17YtownParent(509 comments)posted 4 years, 2 months ago

That is the rub, AnotherAverageCitizen. The attitude of the schools and those who unquestioningly support them whether the schools are right or wrong, is MOVE. We purchased our house within the City of Youngstown & pay our (higher) income taxes to the City of Youngstown, because my wife and I both support the community the shaped and formed our pluralistic ideals. While we may have given up on the Youngstown Schools ability to adequately educate our children, neither of us is willing to even entertain the idea of giving up on the people of Youngstown. Unlike the dozen neighbors on our street in Brownlee Woods alone who have.

If we just shut up and MOVE, then the city will be left with a loss of revenue from income taxes as well as water bills and the income from retail taxes from the business we patronize. Our taxes and spending alone will not break the city, but the hundreds that have left have put the city in the fiscal situation it is in today, lower revenues and more responsibilities. It is the city, not the schools, who has to pay the cost from crime and the blight of unsellable houses.

My dear educated Education-Voter, we did meet and speak with Maria Pappas on many occasions, and she did everything in her power to overcome the issues. Alas you cannot mediate a conflict if one party refuses to participate in any negotiations. Maria Pappas only error was the same as every other person in the Youngstown Schools who refuse to hold the teachers responsible for their actions, but insisted that we should sue the Youngstown Schools instead.

While several lawyers insisted we had a winning suit and were willing to file it without cost to us, neither my wife or I felt the hard working tax payers of Youngstown should foot the bill for one public employee's negligence and abuse of power. So we moved our child out of the Youngstown Schools, a course of action that should easily be available to any parent in any school district. That is the point of all of my posts, when the schools err so much a parent should be able to move their child elsewhere as they choose, without having to result to home schooling or an online classroom, both options I have grave reservations about ever using.

Thankfully the Youngstown Schools are seeking to improve in more than the hollow words of campaign promises and political spin (as my other post on the fuller article recognizes). Of course this will not work if parents do not participate in their child's education and do not question and hold their child's educators responsible. Both are equally important and neither does any good without the pairing of the other. I hope the Youngstown Schools, or our Ohio State Legislators, come up with concrete & enforceable ways to hold parents accountable too. Parents sitting in detention with their child, for incomplete or undone homework and/or their child's in school behaviors, is exactly what we need to couple with the accountability of the schools.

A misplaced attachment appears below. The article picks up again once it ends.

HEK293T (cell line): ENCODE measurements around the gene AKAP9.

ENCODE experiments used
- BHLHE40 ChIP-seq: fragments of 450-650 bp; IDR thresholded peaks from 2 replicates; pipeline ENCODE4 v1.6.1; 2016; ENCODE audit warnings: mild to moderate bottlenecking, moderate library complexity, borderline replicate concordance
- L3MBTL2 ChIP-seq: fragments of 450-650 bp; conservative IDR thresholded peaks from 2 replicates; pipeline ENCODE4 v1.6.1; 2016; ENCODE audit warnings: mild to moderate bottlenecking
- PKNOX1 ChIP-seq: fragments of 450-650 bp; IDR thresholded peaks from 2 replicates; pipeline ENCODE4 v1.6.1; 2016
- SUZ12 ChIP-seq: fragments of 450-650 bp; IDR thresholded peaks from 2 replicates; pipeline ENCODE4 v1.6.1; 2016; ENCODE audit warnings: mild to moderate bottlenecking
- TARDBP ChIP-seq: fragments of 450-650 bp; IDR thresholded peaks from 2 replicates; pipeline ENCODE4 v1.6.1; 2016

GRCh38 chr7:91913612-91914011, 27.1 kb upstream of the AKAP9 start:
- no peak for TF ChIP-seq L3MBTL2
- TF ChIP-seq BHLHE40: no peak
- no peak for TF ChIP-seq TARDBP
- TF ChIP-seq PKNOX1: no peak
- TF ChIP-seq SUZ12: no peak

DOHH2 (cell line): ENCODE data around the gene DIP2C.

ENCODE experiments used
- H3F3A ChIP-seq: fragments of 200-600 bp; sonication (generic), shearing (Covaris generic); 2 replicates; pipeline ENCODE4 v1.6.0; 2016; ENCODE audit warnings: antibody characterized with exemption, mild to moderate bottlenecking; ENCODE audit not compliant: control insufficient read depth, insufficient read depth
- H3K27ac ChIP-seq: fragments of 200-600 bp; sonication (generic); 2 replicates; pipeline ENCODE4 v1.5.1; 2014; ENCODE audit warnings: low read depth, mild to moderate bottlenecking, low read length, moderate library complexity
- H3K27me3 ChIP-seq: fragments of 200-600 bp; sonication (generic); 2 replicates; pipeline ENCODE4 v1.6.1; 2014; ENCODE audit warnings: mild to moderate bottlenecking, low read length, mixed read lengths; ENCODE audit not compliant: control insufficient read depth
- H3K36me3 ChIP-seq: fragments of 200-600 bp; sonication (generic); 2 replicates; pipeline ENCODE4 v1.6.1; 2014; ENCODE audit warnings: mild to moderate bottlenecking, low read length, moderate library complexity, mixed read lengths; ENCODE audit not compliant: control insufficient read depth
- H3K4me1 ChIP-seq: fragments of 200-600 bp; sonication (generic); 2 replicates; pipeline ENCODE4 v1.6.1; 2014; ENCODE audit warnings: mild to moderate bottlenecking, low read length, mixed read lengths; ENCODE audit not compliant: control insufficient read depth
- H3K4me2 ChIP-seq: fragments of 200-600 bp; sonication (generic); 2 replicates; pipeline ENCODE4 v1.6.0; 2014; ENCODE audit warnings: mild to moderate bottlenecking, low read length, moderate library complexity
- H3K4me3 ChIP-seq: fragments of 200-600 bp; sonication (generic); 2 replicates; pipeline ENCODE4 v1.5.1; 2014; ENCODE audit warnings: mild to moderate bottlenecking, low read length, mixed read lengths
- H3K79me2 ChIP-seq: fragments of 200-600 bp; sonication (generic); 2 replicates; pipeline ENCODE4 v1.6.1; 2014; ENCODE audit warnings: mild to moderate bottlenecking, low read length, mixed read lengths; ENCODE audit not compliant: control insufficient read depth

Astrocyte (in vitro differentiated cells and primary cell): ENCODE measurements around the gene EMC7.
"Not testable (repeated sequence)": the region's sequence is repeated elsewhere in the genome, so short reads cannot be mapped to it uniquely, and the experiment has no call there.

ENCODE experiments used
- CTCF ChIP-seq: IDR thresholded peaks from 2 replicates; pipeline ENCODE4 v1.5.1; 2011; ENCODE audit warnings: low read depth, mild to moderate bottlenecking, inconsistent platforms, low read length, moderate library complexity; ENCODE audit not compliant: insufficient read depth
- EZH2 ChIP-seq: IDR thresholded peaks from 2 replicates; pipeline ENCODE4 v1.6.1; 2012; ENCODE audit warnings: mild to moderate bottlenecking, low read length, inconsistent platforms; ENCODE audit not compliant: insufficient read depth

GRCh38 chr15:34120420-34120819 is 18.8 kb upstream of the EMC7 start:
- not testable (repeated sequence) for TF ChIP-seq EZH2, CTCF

Suggest removal:

18YtownParent(509 comments)posted 4 years, 2 months ago

Amen, AnotherAverageCitizen! Those teachers who students have progressed should be given real performance bonuses, in the form of higher pay-rates & not worthless certificates or overpriced plaques. Unfortunately those teachers who haven't earned them would most likely sue the Youngstown Schools, aka us taxpayers, to get it the raises overturned.

Thank you for pointing out what the rest of us overlooked in this argument.

Suggest removal:

19AnotherAverageCitizen(1176 comments)posted 4 years, 2 months ago

Taking your child to another school and your wish to take your taxes to another school, isn't much different then moving. You can move and still donate your income tax to the city if you still desire.

And I would guess on average Paul C Bunn students have done as well or better the the innner city schools have for years.

My next and biggest question is. What percentage of PCB students live with mom and dad, compared to Harding? I know some will chastise me for this question. But I would bet that the % are close to the same as the numbers in the article.

I do feel for those children on single parent homes, and for the single parent. It is tough and not fair.

Suggest removal:


HomeTerms of UsePrivacy StatementAdvertiseStaff DirectoryHelp
© 2015 Vindy.com. All rights reserved. A service of The Vindicator.
107 Vindicator Square. Youngstown, OH 44503

Phone Main: 330.747.1471 • Interactive Advertising: 330.740.2955 • Classified Advertising: 330.746.6565
Sponsored Links: Vindy Wheels | Vindy Jobs | Vindy Homes